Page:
Some time ago, a friend called me to ask how much she should charge for a particular service. I told her a figure that I not only thought was “reasonable” (meaning mid-range) but also knew from experience was pretty common. She got angry at me, spluttering that “I could never charge that!”
This has happened before.
Everyone has money baggage – along with relationship baggage, God baggage, and politics baggage. All the most interesting subjects of life, which don’t make for polite dinner conversation, usher in personal baggage because they’re hugely influential.
Money baggage is a key topic that all business owners need to be aware of, because it’s hugely influential on your earning capacity.
Small business earnings money baggage
Money baggage comes from our parents and extended family, our friends, colleagues and industry in which we operate. Money baggage is the sum total of all these different influences and is likely to be unconscious until you bring it to light, for clear-headed, wide-eyed examination.
I can’t emphasise enough how important this is for business owners to do.
Typically, we encounter our own money baggage when we’re setting our prices or raising our prices. I often see business coaching clients for the first time when they’re wanting to raise their prices or introduce new premium products or services.
Small business earnings: changing your norm
For the sake of this article, let’s assume you’ve been in business for a while. Let’s say you’ve got 10-20 years’ experience in your industry and have at least 5 years experience in self-employment. For the sake of this article, let’s assume you’re good at what you do, but not so great at marketing, and self-promotion makes you squirm.
You’re thinking about raising your prices. But your colleagues all operate within a certain price range. It feels safe in the middle, where you can easily point out to prospects that your fees might not be the cheapest, but they’re pretty standard.
The problem with this picture is that the standard you’re measuring your pricing against is outside of your control. And you have no way of knowing what factors have determined how your competitors set their prices, but it’s likely got little to do with rational comparisons and far more to do with their competitors.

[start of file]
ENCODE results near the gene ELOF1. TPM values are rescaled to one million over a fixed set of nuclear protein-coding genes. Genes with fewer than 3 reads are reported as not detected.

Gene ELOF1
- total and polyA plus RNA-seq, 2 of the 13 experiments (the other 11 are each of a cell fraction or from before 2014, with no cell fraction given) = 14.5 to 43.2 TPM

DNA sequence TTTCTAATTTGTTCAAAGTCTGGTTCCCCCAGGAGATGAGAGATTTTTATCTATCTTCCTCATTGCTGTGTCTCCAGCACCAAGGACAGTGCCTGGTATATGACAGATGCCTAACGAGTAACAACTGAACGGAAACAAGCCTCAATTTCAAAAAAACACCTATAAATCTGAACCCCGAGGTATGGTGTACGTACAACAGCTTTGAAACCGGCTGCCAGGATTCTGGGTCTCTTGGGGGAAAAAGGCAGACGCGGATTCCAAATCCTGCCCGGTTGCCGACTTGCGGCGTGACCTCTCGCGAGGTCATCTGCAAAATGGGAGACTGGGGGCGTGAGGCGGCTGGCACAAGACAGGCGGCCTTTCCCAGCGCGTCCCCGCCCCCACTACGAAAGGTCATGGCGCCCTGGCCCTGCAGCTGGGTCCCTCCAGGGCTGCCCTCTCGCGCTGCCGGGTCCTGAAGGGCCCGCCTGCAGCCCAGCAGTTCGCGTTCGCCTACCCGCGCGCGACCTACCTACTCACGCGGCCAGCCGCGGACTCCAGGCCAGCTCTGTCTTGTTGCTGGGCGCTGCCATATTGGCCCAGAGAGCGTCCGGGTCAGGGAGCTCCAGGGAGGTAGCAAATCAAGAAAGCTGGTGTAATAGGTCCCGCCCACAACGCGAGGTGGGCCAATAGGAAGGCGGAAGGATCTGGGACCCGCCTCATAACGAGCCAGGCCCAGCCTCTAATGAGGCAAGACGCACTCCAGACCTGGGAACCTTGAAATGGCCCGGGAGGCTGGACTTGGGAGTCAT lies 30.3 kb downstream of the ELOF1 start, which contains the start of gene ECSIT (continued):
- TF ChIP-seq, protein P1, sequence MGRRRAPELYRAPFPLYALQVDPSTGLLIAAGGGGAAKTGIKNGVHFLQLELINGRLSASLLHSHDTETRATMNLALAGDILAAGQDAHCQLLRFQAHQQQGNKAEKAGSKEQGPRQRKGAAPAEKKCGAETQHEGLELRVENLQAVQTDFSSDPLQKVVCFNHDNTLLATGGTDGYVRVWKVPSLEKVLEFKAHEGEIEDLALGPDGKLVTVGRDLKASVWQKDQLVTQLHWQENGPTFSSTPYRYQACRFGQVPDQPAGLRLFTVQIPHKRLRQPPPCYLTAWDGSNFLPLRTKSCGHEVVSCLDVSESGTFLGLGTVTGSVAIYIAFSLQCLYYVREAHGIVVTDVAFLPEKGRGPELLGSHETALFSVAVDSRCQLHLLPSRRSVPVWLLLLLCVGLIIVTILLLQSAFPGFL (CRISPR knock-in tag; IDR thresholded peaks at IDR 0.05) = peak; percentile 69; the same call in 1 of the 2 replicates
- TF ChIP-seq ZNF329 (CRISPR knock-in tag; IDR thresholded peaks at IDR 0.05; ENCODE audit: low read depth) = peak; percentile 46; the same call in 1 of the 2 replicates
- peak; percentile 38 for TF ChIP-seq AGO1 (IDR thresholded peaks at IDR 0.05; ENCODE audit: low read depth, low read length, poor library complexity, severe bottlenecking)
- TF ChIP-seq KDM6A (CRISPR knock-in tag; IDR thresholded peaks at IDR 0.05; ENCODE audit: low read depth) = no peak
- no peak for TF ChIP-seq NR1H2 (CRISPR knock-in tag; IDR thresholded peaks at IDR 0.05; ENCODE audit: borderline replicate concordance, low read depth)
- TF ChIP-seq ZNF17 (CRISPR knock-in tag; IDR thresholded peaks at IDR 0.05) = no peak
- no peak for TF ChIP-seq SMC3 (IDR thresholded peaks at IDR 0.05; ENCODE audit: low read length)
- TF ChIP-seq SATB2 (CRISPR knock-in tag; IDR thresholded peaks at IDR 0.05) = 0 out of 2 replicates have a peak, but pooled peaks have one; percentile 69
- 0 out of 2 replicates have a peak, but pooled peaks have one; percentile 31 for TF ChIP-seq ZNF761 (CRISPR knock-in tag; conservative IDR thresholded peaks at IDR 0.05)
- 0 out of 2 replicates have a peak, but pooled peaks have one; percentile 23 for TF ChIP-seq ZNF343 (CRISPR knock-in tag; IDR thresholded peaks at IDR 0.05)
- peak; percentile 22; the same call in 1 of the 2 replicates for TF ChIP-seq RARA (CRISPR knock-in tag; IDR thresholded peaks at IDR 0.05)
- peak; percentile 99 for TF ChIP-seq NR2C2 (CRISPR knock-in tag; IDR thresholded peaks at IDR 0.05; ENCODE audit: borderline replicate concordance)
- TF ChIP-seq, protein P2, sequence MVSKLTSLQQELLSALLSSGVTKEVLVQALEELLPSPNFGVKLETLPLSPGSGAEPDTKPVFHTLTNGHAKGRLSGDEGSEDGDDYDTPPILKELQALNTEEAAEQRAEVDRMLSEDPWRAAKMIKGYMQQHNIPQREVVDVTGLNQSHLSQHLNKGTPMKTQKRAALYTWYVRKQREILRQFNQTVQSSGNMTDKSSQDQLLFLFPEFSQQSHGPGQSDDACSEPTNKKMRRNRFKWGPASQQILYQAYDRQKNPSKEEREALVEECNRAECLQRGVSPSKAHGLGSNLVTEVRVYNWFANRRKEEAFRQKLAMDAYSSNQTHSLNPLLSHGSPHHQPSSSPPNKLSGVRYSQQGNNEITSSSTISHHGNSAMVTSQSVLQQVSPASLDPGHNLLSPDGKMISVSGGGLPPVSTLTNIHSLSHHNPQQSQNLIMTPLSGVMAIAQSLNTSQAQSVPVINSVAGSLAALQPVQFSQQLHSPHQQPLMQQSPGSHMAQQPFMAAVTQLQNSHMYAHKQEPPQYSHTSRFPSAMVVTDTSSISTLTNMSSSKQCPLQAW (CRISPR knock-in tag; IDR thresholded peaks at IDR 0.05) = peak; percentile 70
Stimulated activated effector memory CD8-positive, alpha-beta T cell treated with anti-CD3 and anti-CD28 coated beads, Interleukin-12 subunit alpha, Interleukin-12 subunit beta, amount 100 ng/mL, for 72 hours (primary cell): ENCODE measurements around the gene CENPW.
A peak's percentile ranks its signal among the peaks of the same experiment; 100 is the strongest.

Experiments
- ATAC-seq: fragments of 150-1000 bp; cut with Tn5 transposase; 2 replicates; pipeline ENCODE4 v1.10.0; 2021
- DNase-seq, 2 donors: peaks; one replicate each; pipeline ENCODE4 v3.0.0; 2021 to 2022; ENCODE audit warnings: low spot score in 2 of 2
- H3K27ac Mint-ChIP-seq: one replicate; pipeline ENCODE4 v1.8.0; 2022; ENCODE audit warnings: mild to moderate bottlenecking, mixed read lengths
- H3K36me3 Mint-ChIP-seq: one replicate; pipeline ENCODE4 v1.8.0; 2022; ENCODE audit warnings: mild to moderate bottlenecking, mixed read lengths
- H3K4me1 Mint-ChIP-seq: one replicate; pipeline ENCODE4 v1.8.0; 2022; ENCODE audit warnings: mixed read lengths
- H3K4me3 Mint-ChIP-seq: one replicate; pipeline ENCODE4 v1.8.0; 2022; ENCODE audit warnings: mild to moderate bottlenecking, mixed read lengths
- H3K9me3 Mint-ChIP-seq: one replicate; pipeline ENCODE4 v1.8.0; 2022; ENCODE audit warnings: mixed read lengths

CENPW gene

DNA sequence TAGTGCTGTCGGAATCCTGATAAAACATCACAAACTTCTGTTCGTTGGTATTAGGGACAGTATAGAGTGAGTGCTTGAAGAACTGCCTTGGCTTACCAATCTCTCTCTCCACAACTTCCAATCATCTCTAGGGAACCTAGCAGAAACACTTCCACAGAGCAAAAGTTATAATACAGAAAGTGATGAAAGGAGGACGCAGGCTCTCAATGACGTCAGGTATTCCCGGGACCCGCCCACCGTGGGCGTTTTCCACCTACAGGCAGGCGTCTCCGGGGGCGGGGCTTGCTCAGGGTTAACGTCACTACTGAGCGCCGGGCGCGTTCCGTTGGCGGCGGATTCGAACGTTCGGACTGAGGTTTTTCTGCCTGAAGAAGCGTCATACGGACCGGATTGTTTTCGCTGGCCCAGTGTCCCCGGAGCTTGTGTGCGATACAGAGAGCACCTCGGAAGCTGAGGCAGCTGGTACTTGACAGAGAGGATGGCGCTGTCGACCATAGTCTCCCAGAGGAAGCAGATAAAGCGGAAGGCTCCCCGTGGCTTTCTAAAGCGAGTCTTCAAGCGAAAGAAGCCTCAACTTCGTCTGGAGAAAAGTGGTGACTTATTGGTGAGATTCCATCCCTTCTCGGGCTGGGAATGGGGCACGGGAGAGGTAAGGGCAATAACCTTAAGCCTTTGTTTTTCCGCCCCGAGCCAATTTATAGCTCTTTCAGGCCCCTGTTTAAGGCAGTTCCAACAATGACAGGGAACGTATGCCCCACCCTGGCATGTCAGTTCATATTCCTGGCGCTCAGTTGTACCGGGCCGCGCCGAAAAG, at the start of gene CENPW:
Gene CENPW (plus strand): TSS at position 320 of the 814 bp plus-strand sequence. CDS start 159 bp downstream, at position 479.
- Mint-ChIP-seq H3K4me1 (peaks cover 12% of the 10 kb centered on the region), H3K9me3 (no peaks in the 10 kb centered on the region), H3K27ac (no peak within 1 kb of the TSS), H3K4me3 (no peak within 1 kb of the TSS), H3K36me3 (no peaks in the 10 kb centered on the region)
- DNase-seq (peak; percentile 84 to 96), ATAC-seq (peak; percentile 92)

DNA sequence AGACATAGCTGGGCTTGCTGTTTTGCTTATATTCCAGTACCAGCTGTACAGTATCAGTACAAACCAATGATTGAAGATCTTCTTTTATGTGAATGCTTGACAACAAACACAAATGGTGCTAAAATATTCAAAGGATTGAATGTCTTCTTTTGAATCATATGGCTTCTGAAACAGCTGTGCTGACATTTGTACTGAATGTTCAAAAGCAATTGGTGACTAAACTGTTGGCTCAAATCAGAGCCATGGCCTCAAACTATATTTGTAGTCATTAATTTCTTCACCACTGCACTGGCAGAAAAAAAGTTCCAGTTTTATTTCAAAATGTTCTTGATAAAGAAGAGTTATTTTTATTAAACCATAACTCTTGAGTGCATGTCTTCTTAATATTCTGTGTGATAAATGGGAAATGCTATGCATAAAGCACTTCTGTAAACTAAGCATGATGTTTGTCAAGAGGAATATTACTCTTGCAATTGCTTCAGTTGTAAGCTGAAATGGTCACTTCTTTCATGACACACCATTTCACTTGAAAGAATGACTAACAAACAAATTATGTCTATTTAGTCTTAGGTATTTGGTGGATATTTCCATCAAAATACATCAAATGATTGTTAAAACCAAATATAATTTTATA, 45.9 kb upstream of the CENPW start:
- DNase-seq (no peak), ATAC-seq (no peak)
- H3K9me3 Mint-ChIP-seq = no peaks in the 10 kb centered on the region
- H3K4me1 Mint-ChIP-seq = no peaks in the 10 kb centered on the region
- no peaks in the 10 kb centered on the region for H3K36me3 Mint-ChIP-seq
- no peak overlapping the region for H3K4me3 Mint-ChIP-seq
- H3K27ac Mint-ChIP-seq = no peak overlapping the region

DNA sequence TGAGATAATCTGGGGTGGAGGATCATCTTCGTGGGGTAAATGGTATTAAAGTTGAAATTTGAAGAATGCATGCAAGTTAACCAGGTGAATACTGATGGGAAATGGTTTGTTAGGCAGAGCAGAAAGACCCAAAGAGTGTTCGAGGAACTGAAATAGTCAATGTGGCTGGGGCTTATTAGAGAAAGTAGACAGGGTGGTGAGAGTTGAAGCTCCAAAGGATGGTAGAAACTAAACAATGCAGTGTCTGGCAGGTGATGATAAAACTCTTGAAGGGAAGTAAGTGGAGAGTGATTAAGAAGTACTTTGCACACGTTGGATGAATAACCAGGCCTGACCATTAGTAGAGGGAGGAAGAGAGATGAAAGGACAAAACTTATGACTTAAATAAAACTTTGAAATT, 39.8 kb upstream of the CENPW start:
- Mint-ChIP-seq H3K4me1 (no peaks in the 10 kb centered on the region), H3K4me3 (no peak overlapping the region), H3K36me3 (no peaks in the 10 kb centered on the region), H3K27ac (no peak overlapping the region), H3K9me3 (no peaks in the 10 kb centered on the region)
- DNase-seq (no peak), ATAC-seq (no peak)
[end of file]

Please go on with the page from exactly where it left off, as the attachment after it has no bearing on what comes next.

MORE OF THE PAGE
So your prices have been set by your competitors’ competitors, and their prices have been set by their competitors’ competitors.
Doesn’t make much sense, does it?
There are two options: you can reset the standard by changing the typical approach to how things are done to make them as utterly fantastic as possible; or, you can change your company and find a new group of colleagues to whom your increased prices look not only normal, but perhaps even cheap.
Setting a new standard
Setting a new standard is not about marketing hype. It’s about completely changing your approach to how you do what you do. It’s about being truly trail-blazing. It’s about setting new standards for others to follow.
Marketing and public relations will be pivotal to this – if you’re truly one-of-kind, you’ll need to educate the market on how you differ and why you’ve taken this renegade approach. And you’ll have to explain this over and over again, in a public education campaign.
Change your company
The second approach is to seek out others in your industry who are charging the kinds of prices you’d like to charge. Introduce yourself, get to know your new community and check out how they explain and position their value.
If you are ready to move up a level, you need new people who have new ways of doing things. Willpower has been shown to be contagious because humans are hardwired to connect – we mimic and mirror willpower successes as well as willpower failures in our social network.
I’m not suggesting that people or businesses that operate in the low-end or mid-range portion of the market lack willpower – not at all. Oftentimes, these people work far, far harder than they need to.
If you don’t want to work so hard and you want to make more money, you need to adapt new habits, new ways of viewing things and doing things.
You need a new normal to adapt to. And that doesn’t happen by staying where we are, with the same company.
You are the sum total of the company you keep. Be careful about adopting others’ money baggage – it could be your most costly mistake.
Check-list to raising your business prices
- Give your community a heads-up.
It’s well worth taking the time to let your clients and extended community know that you’re raising your price, and when.
- Explain, don’t apologise.
Raising your prices is never something you need apologise for.
- Invest in your business.
Moving from low-end to mid-range, or mid-range to high-end, needs a commensurate investment in your business – your branding, website and marketing materials, as well as equipment, and possibly some new staff or staff training as well.
- Communicate your value.
Why should people invest with you? What main benefits will they receive from your product or service? What likely outcomes will those benefits usher in? Investing in a good copy writer will bring an excellent return. Spend the time, effort and money to communicate your business value.
- Highlight your case studies and testimonials.
You are only as good as others say you are, so ensure that you survey as many clients as possible, and streamline this. Narrow in on the best client experiences and study these, not only to showcase as case studies, but to emulate and continue to improve.